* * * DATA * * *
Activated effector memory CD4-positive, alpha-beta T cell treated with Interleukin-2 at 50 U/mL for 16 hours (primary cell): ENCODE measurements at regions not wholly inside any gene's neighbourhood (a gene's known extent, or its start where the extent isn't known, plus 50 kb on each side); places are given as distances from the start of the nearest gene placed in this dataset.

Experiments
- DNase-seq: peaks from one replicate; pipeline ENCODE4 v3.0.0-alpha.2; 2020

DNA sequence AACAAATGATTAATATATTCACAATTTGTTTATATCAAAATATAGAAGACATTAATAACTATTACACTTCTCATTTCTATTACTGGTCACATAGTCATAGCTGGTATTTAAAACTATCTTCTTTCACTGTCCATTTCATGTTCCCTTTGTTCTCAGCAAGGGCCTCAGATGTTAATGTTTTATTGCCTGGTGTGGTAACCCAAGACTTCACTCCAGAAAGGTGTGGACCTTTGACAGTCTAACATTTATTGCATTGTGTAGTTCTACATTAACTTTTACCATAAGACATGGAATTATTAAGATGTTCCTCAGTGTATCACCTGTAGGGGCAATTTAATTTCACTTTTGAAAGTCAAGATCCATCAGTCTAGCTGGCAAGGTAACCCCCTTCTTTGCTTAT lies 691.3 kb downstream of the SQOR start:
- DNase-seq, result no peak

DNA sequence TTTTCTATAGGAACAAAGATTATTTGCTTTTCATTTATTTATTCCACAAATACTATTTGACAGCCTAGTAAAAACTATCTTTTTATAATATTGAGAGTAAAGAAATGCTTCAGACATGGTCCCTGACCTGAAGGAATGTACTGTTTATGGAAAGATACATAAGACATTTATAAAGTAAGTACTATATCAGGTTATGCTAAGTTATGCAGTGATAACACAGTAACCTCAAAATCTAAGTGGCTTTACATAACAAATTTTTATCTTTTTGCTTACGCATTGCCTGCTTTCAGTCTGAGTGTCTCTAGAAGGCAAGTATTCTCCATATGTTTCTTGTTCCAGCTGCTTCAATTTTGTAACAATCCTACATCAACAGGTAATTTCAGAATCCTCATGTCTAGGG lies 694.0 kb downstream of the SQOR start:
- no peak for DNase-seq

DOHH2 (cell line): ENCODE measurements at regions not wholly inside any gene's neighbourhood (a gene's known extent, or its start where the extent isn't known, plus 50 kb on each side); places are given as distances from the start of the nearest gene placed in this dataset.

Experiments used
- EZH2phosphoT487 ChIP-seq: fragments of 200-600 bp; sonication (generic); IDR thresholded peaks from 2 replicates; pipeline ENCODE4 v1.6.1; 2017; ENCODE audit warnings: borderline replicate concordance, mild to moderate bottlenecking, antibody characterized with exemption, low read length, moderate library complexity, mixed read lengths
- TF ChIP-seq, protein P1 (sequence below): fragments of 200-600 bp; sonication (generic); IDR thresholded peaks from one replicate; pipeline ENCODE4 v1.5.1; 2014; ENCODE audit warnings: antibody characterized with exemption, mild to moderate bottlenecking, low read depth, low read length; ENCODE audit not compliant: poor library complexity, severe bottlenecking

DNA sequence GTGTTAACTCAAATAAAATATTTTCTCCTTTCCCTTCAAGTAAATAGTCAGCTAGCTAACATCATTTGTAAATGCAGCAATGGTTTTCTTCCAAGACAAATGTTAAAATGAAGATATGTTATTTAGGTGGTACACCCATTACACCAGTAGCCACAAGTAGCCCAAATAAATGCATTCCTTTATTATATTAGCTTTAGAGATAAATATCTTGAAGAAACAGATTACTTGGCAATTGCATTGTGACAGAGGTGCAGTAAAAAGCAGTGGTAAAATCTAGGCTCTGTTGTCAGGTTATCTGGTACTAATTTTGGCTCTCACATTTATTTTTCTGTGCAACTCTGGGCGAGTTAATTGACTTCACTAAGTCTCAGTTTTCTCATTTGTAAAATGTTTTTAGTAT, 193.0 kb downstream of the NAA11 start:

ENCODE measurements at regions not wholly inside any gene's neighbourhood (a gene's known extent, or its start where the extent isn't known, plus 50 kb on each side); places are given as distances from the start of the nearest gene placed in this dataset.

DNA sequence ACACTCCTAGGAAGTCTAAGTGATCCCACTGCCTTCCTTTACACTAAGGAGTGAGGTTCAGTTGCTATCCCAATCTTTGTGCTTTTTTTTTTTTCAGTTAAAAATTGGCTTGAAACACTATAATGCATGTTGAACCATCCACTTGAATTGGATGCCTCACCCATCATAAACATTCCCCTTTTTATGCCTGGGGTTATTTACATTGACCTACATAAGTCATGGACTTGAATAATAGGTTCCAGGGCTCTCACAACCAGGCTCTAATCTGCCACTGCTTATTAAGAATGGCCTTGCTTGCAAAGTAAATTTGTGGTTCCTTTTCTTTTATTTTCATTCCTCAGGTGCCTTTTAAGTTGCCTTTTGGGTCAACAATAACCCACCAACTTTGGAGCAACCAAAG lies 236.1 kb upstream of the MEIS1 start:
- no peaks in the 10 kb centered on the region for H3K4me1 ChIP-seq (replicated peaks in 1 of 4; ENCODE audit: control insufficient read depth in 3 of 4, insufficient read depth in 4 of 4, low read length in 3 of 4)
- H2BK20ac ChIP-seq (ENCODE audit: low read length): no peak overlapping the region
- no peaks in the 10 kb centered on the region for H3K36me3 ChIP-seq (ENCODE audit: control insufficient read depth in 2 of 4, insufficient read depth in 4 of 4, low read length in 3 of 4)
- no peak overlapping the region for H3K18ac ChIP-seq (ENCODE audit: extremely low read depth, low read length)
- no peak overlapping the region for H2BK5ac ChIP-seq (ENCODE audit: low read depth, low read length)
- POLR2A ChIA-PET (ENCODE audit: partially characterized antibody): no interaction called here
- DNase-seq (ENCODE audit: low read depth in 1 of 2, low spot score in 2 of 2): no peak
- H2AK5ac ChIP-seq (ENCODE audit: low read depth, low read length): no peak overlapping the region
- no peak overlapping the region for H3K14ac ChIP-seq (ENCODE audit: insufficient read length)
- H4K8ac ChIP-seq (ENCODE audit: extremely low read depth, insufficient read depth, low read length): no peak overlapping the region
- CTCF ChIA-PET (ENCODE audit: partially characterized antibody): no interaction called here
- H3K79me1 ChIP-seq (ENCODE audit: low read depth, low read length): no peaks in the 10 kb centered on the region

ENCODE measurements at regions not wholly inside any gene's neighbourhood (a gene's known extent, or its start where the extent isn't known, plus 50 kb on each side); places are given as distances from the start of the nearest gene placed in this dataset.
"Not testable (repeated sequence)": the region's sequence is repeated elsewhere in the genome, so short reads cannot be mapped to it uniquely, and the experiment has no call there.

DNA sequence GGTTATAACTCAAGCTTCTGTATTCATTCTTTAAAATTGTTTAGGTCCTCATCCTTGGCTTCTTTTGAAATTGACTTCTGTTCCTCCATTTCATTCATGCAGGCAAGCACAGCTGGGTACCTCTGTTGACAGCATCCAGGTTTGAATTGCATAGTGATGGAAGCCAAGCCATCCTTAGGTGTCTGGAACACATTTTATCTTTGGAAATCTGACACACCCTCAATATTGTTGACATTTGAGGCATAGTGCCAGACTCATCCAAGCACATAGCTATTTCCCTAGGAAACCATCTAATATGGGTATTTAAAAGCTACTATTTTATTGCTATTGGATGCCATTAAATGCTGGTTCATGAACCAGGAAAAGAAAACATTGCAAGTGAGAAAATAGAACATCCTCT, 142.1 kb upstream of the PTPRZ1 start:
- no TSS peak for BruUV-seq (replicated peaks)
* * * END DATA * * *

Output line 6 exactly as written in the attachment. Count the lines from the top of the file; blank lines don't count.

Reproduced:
DNA sequence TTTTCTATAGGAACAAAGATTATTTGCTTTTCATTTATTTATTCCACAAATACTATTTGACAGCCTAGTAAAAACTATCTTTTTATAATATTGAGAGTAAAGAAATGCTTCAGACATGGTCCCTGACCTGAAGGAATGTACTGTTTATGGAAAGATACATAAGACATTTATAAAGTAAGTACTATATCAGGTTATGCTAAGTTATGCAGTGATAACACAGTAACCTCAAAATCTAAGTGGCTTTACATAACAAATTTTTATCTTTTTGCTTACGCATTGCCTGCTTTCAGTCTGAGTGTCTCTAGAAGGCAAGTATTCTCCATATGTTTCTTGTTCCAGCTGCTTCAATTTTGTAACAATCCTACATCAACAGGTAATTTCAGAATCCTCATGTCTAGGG lies 694.0 kb downstream of the SQOR start: